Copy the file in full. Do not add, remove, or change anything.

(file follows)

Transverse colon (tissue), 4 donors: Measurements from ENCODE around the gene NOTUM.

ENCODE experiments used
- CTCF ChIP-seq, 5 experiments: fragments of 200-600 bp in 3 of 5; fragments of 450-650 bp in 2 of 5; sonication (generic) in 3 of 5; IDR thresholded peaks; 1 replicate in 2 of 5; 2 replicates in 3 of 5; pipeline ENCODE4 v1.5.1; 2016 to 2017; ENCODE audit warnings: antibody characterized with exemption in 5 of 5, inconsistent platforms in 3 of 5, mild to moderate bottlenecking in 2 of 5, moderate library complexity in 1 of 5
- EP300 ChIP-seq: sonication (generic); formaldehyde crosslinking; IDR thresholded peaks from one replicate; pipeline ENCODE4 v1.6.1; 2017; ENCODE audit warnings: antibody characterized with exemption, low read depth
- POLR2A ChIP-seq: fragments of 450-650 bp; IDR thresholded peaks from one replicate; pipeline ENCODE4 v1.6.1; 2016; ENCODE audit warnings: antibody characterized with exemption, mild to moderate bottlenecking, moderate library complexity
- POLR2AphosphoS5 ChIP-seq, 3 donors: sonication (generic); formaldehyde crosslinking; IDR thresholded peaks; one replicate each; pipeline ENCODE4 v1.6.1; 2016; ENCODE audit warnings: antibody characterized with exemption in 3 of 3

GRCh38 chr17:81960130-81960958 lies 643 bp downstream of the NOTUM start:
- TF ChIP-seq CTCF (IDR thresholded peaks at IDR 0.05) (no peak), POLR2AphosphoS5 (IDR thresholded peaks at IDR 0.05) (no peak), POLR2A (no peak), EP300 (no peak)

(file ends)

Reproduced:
Transverse colon (tissue), 4 donors: Measurements from ENCODE around the gene NOTUM.

ENCODE experiments used
- CTCF ChIP-seq, 5 experiments: fragments of 200-600 bp in 3 of 5; fragments of 450-650 bp in 2 of 5; sonication (generic) in 3 of 5; IDR thresholded peaks; 1 replicate in 2 of 5; 2 replicates in 3 of 5; pipeline ENCODE4 v1.5.1; 2016 to 2017; ENCODE audit warnings: antibody characterized with exemption in 5 of 5, inconsistent platforms in 3 of 5, mild to moderate bottlenecking in 2 of 5, moderate library complexity in 1 of 5
- EP300 ChIP-seq: sonication (generic); formaldehyde crosslinking; IDR thresholded peaks from one replicate; pipeline ENCODE4 v1.6.1; 2017; ENCODE audit warnings: antibody characterized with exemption, low read depth
- POLR2A ChIP-seq: fragments of 450-650 bp; IDR thresholded peaks from one replicate; pipeline ENCODE4 v1.6.1; 2016; ENCODE audit warnings: antibody characterized with exemption, mild to moderate bottlenecking, moderate library complexity
- POLR2AphosphoS5 ChIP-seq, 3 donors: sonication (generic); formaldehyde crosslinking; IDR thresholded peaks; one replicate each; pipeline ENCODE4 v1.6.1; 2016; ENCODE audit warnings: antibody characterized with exemption in 3 of 3

GRCh38 chr17:81960130-81960958 lies 643 bp downstream of the NOTUM start:
- TF ChIP-seq CTCF (IDR thresholded peaks at IDR 0.05) (no peak), POLR2AphosphoS5 (IDR thresholded peaks at IDR 0.05) (no peak), POLR2A (no peak), EP300 (no peak)